I caught myself yesterday taking a photo in Waterstones as I was reading a book to then instantly display on my story, because hey – look at what I’m doing! I’m interesting, validate me.
To which I stopped myself, deleted the post, put my phone away and carried on reading what was a very interesting book.
It all starts with the feeling of nothing to do and the longing for my life to be more interesting.
Why don’t I socialise more? Where are my friends at? What are people up to and did I miss a thing? Am I missing out?
*Proceeds to check phone and scrolls down on Instagram*
My friends are up to…stuff?
Let’s call it stuff; where it means either having (what looks like) the time of their life on holiday, or hanging out somewhere down the road with other people, or just looking like they’re living their best life as they go about their day.
Then that sinking feeling of unfulfillment comes and I begin to question, “Why am I not doing this? Why is my life so boring?”
The thing about social media is that overtime, I have learnt to build up a callas to these feelings and come to recognise what people put up online is what they only CHOOSE to show.
Social media enables us all to display a lifestyle fantasy of ours, to get across what we wished our lives were like for the instant need of validation – which social media holds promise to.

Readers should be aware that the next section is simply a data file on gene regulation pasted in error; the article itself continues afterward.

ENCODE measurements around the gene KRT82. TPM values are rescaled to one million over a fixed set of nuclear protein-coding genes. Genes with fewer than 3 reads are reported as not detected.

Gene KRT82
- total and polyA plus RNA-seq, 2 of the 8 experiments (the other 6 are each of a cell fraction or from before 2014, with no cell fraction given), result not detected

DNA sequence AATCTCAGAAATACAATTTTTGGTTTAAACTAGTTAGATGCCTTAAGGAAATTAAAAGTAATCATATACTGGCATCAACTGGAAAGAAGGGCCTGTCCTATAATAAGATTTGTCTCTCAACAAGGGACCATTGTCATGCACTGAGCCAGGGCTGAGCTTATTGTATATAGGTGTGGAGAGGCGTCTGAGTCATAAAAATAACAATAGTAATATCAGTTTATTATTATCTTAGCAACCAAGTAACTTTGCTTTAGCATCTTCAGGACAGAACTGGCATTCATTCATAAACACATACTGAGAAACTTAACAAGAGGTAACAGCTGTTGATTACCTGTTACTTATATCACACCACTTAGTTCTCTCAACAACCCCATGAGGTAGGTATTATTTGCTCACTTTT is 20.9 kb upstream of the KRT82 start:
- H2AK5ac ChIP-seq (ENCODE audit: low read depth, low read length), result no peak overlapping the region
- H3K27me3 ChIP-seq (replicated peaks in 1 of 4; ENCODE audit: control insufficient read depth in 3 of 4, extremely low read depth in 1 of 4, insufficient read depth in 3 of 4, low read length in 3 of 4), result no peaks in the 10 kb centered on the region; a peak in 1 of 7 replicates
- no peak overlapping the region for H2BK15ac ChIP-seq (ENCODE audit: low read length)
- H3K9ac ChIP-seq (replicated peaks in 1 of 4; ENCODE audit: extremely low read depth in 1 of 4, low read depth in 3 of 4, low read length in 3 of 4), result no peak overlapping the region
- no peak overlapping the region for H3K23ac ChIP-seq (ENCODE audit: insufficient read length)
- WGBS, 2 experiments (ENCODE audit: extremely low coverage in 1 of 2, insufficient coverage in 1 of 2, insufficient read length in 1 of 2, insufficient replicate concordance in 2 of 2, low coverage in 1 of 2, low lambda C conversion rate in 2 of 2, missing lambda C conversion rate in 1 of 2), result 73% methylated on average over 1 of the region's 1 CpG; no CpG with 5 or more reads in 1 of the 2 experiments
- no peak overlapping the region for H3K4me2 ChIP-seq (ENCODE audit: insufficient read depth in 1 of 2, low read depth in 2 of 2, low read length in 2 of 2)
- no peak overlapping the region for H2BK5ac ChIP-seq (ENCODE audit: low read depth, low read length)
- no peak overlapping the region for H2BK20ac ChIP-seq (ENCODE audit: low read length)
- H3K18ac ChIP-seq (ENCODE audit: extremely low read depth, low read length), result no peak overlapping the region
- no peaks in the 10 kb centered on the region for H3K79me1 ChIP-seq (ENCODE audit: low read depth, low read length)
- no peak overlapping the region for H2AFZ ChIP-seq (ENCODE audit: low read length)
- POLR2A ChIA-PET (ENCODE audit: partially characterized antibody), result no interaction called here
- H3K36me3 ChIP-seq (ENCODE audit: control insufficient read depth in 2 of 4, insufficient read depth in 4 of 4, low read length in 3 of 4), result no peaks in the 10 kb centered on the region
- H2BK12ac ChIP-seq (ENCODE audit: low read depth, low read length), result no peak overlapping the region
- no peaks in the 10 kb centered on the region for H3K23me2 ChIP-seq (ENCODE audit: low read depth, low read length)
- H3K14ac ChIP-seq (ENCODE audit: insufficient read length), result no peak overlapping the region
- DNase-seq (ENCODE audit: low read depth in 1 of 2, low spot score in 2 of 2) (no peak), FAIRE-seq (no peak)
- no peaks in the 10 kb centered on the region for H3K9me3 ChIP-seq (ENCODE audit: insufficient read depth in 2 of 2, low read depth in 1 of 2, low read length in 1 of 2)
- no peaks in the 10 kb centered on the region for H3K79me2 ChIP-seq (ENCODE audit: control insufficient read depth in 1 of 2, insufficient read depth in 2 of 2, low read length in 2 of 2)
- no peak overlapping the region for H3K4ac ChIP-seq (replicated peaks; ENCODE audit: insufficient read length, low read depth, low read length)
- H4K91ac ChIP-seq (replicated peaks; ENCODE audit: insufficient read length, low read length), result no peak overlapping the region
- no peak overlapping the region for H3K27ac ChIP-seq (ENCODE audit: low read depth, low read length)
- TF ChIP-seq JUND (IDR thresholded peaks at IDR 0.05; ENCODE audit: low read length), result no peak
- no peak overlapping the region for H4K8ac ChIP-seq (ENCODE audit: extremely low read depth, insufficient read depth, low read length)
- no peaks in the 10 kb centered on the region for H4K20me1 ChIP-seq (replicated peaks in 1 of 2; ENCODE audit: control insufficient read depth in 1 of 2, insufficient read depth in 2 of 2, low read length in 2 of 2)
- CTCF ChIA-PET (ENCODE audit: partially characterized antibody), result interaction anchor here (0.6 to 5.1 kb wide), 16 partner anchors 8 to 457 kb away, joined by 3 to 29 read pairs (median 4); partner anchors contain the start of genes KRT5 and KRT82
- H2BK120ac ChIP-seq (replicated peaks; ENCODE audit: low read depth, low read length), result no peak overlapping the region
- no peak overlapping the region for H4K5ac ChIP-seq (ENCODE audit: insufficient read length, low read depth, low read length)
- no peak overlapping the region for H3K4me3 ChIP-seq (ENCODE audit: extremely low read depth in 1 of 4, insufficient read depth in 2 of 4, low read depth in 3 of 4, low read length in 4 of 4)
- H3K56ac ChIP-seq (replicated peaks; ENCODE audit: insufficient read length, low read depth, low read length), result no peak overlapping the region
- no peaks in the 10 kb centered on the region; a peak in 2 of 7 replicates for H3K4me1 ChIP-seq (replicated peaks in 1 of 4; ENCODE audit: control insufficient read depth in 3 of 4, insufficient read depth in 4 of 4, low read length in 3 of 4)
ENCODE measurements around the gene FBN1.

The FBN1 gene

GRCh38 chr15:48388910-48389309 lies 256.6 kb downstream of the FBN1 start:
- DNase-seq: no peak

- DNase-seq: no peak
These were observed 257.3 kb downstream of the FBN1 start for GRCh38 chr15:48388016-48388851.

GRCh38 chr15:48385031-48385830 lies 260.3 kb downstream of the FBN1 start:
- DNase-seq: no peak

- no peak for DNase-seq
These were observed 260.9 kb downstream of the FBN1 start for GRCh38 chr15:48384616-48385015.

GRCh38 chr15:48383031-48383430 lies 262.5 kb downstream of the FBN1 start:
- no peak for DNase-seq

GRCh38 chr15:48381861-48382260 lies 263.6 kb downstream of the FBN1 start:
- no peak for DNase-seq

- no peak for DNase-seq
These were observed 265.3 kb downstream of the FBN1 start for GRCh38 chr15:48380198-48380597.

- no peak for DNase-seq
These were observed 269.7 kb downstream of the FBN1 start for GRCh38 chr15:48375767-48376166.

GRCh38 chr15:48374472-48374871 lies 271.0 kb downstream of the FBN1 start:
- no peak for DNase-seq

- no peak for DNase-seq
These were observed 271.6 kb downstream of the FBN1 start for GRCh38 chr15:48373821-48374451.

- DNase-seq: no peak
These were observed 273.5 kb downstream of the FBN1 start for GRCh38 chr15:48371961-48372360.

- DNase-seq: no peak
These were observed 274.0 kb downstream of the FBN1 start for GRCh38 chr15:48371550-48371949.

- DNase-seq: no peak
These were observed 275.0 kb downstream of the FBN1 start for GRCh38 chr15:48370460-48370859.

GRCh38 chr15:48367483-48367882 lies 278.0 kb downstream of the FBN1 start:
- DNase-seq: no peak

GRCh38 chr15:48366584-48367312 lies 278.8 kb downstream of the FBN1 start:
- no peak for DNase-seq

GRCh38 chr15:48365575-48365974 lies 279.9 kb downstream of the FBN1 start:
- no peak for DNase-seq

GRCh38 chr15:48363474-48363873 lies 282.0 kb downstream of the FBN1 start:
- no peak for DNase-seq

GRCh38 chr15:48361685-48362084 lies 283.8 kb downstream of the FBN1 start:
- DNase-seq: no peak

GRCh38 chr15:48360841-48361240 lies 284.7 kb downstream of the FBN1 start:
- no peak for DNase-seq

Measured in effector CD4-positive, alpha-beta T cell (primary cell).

It also in turn holds promise to how irrelevant a post can be by the end of the day.
Andy Warhol said, “In the future, everyone will be world famous for fifteen minutes.” And with the phenomenon of social media, it further proves Warhol’s prediction to be true.
Often, I find myself sinking back in to the fear of missing out and it’s usually when I am active on social media.
I dedicate my social media activity mostly to my art or to share something positive, but what we do not realise is that not only are we distributing content, we are also taking in a lot too.
What we see on a daily basis, what we are subconsciously digesting can really affect our moods, insecurities, self-esteem and overall outlook on life.
We begin to fall for this ‘fantasy’ lifestyle and think there is more to life than what we have.
I believe having a social media detox is incredibly important, it’s something I practice often and over the years have learnt to care less about likes.
The need for external validation withers away and overall I am the most productive with my work because I stop caring what others think.
I am awake to the reality around me rather than longing for the fantasies I see online.
I say go offline once in a while, detox yourself and open your eyes to how truly wonderful your life actually is.
You won’t stop to share that on your story because, you are living in the moment and that is truly the thing we are missing out on.